Russian President Vladimir Putin called demands for the extradition of the sole suspect in the murder of former KGB agent Alexander Litvinenko a relic of British "colonial thinking."
"They are making proposals to change our constitution which are insulting for our nation and our people," Putin said in televised remarks during a meeting with activists of pro-Kremlin youth organizations. "It's their brains, not our constitution, which need to be changed. What they are offering to us is a clear remnant of colonial thinking."
Prime Minister Gordon Brown's office had no immediate comment on Putin's remarks.
Putin's statement comes amid an escalating war of words between Moscow and London over Russia's refusal to extradite former KGB officer Andrei Lugovoi, the sole suspect in the poisoning death of Litvinenko. Lugovoi, one of three Russians who met with Litvinenko in a London hotel Nov. 1, the day he fell ill after ingesting radioactive polonium-210.
The standoff escalated last week after Britain responded to Russia's refusal to extradite Lugovoi by announcing the expulsion of four Russian diplomats. Russia countered by announcing that it will expel four British diplomats.
Russia said Lugovoi could not be extradited because its constitution forbids it, but Britain's ambassador Sir Anthony Brenton challenged that argument in an interview published Monday and said Russia could get around the ban if it wanted to cooperate in the case.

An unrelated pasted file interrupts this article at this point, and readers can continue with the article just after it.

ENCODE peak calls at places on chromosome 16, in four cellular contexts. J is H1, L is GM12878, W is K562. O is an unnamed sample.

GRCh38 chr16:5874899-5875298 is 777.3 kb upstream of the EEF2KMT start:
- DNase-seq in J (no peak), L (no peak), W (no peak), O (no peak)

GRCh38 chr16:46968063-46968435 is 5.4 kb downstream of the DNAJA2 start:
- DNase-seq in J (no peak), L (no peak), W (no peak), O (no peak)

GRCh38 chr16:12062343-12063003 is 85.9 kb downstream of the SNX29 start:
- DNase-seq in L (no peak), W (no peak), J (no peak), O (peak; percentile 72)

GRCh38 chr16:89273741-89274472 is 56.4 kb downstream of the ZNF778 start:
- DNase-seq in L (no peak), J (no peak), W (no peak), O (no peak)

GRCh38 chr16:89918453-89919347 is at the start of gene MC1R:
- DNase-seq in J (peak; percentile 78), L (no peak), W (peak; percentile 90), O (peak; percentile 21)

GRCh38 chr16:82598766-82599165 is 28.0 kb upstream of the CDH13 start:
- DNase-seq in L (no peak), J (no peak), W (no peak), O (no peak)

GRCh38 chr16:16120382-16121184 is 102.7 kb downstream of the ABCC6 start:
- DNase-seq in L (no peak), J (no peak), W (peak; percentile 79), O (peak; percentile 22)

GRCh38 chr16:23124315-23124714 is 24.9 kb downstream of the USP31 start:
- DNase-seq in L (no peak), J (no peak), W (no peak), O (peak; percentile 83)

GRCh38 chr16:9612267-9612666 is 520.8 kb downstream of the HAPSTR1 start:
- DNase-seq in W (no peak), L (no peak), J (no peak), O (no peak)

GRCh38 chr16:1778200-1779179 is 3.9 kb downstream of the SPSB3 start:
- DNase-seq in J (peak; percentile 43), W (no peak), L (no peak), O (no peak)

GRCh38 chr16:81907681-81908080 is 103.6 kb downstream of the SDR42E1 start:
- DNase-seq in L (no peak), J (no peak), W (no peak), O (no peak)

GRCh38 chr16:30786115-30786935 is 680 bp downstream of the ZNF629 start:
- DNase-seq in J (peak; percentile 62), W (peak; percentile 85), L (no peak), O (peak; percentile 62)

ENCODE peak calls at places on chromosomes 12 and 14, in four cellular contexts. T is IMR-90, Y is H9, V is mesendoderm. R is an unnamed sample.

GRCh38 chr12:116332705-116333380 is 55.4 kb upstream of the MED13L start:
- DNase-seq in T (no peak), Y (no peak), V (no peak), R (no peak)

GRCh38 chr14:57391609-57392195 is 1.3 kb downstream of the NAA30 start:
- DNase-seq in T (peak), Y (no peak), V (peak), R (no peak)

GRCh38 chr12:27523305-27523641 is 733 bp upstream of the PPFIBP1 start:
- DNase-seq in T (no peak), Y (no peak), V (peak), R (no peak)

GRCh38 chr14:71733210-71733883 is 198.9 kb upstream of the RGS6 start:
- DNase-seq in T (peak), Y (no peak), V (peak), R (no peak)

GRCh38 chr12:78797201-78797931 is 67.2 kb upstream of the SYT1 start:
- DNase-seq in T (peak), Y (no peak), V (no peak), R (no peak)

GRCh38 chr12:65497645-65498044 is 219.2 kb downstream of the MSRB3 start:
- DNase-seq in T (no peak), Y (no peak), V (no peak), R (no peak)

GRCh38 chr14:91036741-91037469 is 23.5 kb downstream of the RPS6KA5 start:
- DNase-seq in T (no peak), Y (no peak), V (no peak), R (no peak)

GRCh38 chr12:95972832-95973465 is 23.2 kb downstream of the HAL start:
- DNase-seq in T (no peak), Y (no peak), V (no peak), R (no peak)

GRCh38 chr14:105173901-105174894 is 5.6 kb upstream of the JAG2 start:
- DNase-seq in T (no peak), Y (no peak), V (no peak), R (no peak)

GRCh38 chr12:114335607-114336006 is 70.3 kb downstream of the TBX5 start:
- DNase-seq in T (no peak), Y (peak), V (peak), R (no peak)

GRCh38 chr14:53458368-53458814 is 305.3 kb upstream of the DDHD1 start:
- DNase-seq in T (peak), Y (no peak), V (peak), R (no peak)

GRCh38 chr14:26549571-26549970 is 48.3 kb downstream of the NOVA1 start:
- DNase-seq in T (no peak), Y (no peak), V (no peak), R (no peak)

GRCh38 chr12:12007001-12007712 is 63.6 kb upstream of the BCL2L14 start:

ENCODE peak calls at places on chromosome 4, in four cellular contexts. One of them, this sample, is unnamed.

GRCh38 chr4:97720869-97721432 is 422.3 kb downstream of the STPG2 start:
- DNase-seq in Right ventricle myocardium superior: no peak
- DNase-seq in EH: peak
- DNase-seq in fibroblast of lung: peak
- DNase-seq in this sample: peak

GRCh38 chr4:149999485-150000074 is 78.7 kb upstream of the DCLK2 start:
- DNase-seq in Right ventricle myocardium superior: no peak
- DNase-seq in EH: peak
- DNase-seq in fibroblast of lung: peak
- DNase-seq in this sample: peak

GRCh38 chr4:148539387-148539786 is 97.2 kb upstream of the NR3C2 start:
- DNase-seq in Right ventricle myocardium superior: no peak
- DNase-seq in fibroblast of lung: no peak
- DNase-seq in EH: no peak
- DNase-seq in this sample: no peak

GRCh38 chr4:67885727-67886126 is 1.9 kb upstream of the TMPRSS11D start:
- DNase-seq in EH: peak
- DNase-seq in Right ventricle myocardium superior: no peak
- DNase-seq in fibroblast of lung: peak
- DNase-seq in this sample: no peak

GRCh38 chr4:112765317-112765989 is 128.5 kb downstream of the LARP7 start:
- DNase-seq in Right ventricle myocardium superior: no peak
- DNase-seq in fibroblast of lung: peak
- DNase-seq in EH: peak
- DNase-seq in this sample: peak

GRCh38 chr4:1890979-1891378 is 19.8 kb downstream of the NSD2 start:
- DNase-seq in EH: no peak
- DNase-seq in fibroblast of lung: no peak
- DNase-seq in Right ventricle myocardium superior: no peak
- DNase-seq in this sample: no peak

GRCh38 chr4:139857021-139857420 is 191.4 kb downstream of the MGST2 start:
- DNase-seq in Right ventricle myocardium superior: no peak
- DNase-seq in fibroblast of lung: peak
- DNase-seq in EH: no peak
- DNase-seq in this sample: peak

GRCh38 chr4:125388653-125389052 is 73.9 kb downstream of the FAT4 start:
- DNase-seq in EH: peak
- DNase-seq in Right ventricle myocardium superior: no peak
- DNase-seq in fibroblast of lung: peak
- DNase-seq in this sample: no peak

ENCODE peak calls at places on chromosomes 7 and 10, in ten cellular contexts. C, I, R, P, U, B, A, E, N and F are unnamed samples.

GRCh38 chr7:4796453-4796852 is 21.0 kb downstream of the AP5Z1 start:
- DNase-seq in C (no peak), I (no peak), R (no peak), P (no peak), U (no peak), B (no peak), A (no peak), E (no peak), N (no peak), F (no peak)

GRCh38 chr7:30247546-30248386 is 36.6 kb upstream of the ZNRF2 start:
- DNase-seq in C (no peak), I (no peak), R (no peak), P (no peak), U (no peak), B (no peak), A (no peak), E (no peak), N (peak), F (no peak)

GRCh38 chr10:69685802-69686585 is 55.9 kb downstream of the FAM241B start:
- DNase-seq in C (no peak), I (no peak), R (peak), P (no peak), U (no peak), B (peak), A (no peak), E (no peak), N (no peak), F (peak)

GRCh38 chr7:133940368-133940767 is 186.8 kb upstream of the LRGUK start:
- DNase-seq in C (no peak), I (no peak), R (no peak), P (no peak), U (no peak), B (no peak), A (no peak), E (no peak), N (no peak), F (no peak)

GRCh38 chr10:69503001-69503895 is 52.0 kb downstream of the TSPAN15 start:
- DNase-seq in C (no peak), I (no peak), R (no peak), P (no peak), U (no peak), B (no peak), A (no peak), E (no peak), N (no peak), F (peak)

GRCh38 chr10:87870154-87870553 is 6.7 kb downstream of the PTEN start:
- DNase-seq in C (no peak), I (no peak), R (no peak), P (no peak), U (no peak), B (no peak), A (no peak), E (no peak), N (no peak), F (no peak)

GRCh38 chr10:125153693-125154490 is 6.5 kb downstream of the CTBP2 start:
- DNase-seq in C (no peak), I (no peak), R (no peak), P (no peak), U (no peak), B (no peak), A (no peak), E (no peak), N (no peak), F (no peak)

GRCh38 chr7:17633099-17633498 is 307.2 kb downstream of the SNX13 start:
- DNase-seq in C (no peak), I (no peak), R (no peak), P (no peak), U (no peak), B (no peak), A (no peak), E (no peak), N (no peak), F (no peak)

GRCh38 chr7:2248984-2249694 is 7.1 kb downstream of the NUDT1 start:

Putin said the British proposal to change the constitution showed that British officials were still thinking in terms of the British Empire.
"They forgot that Britain is no longer a colonial power," he said. "They insult themselves by giving such advice, showing that they are thinking in terms of the last or even previous century."
Litvinenko, a renegade former member of the Russian secret services hated by many former colleagues, died in a London hospital in November. He accused President Vladimir Putin on his deathbed of being behind his poisoning - charges the Kremlin has angrily denied.
Following the summit in Riga on November 30, NATO Secretary General Jens Stoltenberg explained how the alliance could respond to Russia's 'new aggression against Ukraine.'